September is Pediatric Cancer Awareness Month. At PCFLV, we are committed to spreading the GOLD all year long. However, in September, we truly make it our mission. 30 Days, 30 Stories celebrates the children we know and love and the brave battles they fight and have fought, with their families by their sides. In celebrating these beautiful children and their stories, we hope to inspire you to join us in our mission to SPREAD THE GOLD in September and all year long!
June 24, 2016:
Looking around throughout the corridors of this hospital during our long, harrowing stay, I realize that it is not just seeing my own daughter's suffering that has me emotionally ravaged. Of course, she is a major part of it, but it is seeing all the children in their rooms, all the parents sitting vigil and/or walking the halls - it's a silent gait - it's a silent passing, yet a screaming inside my head that I cannot seem to comprehend completely. While heartbreak seems to be piercing all logical thoughts, we pass each other in the halls and smile in an unsaid understanding where words are simply not needed. I sometimes cannot even believe that I'm in this place, sharing moments in such sorrowful harmony. I watch the parents, the mothers, the children who are the other patients on the oncology floor, they are tortured souls who all look the same; we are kindred spirits existing in another realm not seemingly of this Earth. There is an undertone that just seems to sweep everyone under and away from reality. I just watch as I helplessly become part of this world. A world that is not so much depressing, as it is more like a cult of numbness. Numbness; there is no other way to survive. For a moment, as I look toward a future of triumph, I can see how people have flashbacks once out of treatment, for we are fully enveloped in a silent war.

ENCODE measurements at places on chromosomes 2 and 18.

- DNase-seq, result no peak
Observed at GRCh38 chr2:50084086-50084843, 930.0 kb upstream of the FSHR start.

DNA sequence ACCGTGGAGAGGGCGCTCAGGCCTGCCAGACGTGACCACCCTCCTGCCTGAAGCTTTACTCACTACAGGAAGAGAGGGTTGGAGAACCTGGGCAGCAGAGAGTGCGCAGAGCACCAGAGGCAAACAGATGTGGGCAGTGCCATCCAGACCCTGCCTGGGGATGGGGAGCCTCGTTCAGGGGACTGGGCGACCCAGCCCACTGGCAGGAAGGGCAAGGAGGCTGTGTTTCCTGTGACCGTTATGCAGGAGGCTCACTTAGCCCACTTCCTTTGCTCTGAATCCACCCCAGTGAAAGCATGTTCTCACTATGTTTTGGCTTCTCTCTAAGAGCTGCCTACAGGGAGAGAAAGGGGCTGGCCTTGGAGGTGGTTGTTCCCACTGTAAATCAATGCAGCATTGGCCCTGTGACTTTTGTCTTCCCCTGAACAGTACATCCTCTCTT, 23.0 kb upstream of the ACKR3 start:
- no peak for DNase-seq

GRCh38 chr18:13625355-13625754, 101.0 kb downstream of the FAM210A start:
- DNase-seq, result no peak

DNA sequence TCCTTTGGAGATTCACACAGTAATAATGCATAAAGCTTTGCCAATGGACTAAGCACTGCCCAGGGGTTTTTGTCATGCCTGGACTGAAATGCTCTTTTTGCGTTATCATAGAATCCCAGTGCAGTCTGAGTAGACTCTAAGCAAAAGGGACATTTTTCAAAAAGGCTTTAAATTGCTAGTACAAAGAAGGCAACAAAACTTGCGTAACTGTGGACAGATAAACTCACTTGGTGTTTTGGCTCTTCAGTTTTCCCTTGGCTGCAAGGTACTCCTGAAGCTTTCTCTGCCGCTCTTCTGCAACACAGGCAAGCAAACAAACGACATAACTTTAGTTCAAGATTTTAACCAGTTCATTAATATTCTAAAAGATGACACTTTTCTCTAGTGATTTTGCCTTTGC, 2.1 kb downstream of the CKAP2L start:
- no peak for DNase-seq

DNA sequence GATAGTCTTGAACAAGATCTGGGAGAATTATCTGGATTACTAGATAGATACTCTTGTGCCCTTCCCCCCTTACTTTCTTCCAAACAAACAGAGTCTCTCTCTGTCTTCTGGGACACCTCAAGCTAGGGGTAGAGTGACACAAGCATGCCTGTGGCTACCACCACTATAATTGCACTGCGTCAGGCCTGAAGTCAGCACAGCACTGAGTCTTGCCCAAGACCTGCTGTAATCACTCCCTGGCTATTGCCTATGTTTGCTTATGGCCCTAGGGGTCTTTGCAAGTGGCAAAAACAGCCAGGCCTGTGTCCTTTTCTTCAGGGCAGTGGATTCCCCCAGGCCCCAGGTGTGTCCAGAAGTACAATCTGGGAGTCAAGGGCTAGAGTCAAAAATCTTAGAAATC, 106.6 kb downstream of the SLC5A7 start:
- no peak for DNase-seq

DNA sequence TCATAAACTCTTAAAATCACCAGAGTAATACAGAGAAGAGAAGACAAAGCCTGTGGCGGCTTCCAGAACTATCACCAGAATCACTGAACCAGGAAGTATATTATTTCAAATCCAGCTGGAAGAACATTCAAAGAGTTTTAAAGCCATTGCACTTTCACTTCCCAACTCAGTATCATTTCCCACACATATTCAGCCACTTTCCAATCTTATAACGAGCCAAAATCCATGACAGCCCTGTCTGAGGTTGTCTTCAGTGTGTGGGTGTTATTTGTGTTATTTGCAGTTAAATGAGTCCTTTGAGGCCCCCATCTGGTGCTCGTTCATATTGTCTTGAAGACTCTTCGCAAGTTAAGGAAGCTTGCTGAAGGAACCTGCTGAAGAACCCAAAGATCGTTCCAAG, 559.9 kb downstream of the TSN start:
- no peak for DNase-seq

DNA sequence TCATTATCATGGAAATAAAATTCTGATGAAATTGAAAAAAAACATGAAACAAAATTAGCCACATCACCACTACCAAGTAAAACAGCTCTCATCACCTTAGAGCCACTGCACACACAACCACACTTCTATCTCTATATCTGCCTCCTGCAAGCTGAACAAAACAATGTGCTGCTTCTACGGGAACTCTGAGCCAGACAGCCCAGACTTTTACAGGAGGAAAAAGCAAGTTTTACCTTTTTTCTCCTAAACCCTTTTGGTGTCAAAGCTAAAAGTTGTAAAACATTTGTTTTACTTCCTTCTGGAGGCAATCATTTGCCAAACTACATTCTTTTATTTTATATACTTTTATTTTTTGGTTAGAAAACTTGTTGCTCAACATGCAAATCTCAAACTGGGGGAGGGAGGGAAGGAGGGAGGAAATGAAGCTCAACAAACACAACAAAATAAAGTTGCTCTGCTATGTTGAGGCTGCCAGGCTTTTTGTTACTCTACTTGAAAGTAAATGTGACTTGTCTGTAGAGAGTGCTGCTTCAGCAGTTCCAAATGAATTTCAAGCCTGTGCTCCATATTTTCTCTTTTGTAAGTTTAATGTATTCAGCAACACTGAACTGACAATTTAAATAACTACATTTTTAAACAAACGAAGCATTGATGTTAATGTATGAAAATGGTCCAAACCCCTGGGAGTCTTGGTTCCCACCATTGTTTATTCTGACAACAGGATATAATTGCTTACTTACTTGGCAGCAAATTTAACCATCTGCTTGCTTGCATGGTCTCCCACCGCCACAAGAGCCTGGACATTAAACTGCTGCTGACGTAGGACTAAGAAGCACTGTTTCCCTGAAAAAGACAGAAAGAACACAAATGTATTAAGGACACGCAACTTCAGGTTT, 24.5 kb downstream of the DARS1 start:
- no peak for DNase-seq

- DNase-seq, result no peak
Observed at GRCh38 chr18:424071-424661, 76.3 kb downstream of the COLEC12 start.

Flashback to October 15, 2015:
On this day my daughter, Giuliana, was diagnosed with Acute Lymphoblastic Leukemia. "Your daughter has cancer" - 4 words that I never imagined I would ever hear, yet there I sat, all alone in a room full of doctors listening to what seemed like echoes in my mind of horrible nightmares that have passed. Nightmares that were never supposed to come true, ones that only existed in the deepest recesses of my mind, that harbored all of my fears, but never my reality. I sobbed for what seemed like a lifetime. My saving grace was the information that leukemia was the "good" cancer, that Giuliana would only suffer for 2.5 years and then she will be cured. Imagine the compromise entailed in the belief that my child would ONLY have to suffer a little. We were considered the lucky ones. With that said, being lucky means feeling guilty for the countless others who are not.
As the months progressed, Giuliana's diagnosis increased in severity. She was originally diagnosed with Moderate Risk Acute Lymphoblastic Leukemia. Three different rounds of cyclic chemotherapy treatment accompanied by 3 bone marrorw aspirations later, Giuliana was now diagnosed as Very High Risk Acute Lymphoblastic Leukemia with a 40% survival rate without a life saving bone marrow transplant; with transplant her survival rate goes up to around 80%.